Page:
ISLAMABAD, Nov 17 (APP):A group show of paintings on traditional and contemporary arts concluded here Thursday at Pakistan National Council of the Arts (PNCA) after serving the art lovers with celebration of cultural diversity of Pakistan and creating social harmony through soft expressions of art.
The show carrying paintings and art pieces titled ‘Diversity and Social Harmony” was a collaborative event between Nomad Gallery and PNCA. S. Najam Kazmi, Samina A. Akhtar, Zafar Ali, Khurram Abbas, Hassan Sheikh, Areej Nasir, Emaan, Tauqeer Hilbi, Alefiya, Rakshanda Atawar, Hassnain Awais, Nabahat Lotia, Jamil Hussain and Kuzhad were among the participating artists.
Pakistan’s culture is diverse and has always found itself rooted to traditions along with art. It can be seen through the various monuments and iconic architectural structures across the country that are testaments to its glorious history. Culture and creativity here manifest themselves in almost all economic, social and other activities, said Nageen Hyat, curator of the show while talking to APP.
Najam Kazmi is working as a miniature, contemporary and traditional artist since 1989 to date. He was conferred the Tamgha-e- Imtiaz by the Government of Pakistan and honored by the life time achievement award by the Rawalpindi Art Council. He has exhibited in many countries including Pakistan, Turkey, Iran, Algeria, Sri Lanka, India and the Gulf.
Samina A. Akhtar a senior artist having exhibited in multiple countries while Khurram Abbas’s work is based on social injustice and his war trauma. As the memories never fade he expresses them in his painting, the visuals of which help him to alleviate their impact. His work is meant to be an expression of protest in silence.
“As an artist, I am mostly concerned about various issues relevant to my cultural background and most of my works reflect multiple social, political, and religious aspects as well as racism, sectarianism, injustice, and terrorism, which are inter-connected at some levels.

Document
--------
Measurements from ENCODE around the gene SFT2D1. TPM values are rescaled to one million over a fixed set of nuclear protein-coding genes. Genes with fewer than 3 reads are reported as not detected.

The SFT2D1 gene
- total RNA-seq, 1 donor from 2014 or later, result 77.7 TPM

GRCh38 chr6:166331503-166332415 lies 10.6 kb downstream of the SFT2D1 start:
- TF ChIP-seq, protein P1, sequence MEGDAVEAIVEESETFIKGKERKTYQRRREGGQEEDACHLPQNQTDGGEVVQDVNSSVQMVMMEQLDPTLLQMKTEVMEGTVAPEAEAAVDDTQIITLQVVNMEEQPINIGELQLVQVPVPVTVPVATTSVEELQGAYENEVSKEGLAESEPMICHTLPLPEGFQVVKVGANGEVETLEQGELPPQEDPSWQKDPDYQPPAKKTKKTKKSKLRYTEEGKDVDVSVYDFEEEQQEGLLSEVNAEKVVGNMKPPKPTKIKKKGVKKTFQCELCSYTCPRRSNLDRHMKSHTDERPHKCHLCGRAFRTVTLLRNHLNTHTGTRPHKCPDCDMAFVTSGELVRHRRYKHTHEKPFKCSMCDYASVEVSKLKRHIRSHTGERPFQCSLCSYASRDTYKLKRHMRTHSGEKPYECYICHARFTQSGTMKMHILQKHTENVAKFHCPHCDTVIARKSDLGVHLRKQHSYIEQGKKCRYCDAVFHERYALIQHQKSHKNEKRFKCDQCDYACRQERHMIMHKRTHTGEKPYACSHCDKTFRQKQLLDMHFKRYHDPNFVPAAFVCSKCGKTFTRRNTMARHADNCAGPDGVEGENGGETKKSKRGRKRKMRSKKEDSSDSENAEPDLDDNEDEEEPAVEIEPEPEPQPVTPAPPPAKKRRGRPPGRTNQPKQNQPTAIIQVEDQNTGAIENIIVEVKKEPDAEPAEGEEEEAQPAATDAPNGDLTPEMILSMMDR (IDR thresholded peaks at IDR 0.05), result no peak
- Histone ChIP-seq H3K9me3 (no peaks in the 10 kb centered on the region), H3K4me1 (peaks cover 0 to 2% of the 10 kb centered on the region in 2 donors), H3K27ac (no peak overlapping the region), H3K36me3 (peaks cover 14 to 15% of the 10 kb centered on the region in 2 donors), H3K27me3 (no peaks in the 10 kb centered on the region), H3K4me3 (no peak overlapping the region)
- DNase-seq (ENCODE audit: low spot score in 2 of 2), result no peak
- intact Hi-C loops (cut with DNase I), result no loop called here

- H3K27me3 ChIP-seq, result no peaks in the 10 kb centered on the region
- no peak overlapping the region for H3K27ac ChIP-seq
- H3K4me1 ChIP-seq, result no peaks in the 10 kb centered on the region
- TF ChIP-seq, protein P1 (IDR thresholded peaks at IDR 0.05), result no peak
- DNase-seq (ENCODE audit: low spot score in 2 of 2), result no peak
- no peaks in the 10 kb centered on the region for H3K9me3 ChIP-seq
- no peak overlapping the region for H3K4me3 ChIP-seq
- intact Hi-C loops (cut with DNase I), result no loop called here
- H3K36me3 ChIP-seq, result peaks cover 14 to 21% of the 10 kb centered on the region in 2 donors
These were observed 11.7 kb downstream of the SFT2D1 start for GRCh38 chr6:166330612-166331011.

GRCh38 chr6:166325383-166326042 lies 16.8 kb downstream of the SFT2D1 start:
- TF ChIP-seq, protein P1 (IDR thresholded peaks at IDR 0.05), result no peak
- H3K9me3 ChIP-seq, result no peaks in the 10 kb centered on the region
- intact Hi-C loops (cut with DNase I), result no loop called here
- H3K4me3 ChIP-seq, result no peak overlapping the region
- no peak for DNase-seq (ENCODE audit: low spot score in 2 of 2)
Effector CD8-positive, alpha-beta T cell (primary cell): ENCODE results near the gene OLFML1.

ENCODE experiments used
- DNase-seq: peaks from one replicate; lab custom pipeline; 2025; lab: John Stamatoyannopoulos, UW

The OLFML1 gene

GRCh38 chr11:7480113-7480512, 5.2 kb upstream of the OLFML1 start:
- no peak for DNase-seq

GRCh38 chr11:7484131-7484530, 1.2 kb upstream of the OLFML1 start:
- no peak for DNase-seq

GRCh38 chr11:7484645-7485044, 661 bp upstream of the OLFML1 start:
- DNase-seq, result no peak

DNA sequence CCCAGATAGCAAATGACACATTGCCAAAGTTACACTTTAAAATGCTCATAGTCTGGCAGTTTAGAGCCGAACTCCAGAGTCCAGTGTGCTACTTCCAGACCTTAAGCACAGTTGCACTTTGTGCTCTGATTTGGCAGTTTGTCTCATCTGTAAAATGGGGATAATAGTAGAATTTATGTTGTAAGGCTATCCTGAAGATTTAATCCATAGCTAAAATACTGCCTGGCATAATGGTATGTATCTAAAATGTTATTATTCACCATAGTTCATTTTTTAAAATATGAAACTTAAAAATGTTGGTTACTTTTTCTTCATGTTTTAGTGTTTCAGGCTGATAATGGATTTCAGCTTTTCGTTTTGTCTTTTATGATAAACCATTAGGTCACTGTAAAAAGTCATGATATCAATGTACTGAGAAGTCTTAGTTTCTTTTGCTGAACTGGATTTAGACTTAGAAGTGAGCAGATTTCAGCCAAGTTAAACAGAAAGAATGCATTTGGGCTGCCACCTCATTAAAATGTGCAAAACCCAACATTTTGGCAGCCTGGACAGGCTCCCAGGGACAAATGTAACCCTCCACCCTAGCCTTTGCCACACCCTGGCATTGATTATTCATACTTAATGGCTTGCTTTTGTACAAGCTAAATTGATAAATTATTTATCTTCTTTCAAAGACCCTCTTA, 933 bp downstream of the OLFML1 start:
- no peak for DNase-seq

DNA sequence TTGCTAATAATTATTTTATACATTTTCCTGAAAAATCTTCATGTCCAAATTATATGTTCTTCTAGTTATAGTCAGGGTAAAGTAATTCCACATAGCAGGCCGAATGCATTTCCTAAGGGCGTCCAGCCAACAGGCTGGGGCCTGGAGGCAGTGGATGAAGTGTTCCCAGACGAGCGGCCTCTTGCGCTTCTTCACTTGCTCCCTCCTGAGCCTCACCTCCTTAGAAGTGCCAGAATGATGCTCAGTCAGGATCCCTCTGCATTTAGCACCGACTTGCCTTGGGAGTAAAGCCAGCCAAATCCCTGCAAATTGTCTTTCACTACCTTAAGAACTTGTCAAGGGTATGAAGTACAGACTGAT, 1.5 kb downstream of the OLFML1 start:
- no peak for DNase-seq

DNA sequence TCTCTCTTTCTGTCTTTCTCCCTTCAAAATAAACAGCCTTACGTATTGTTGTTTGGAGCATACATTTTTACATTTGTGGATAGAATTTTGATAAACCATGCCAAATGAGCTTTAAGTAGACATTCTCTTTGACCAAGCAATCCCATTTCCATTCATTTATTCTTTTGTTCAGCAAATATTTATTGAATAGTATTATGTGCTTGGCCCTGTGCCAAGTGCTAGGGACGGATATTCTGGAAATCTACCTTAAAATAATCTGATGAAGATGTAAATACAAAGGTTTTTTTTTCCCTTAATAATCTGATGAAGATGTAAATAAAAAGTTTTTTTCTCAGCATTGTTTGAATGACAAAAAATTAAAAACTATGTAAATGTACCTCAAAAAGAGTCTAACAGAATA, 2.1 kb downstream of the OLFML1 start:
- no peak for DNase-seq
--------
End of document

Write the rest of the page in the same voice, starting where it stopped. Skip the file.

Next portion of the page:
Being artists, we are concerned citizens and get easily affected by the actions and extremism taking place in our surroundings.
And I am always keenly observing human behavior rapidly changing in my surrounding,” said Zafar Ali about his work.
Hassan Sheikh says that “during my early years experimenting in the field, I realized that to most South Asians, miniature is only an ancient artistic expression used during the pre-colonial times. Thus, I began my art practice by exploring ways to develop the expression such that it becomes relevant in today’s context.”
Rakhshanda Atawar’s work, with a portfolio expanding 3 decades, is a free hand use of rich colors, the effort guided by emotional outbursts. The latest series is heavily influenced by one considerable factor, having to remain in lockdown during the pandemic.
Hassnain Awais’s work consists of records that have been selected for permanent or long-term preservation on grounds of their enduring cultural or historical value. Such records are normally unpublished and almost always unique.
Nabahat Lotia is a ceramic artist who like to experiment with her medium clay and different firing techniques. “Maati – clay, is my Master and I am still learning”, she said.
Jamil Hussain captures the buildings and monuments which existed in 1947 (pre-partition). “I have selected some dilapidated, neglected, forgotten monuments and through my work I have endeavored to create an awareness to save our built-heritage,” he said.
Alefiya’s work explored Islamic geometry, Islamic illumination manuscripts and miniature paintings.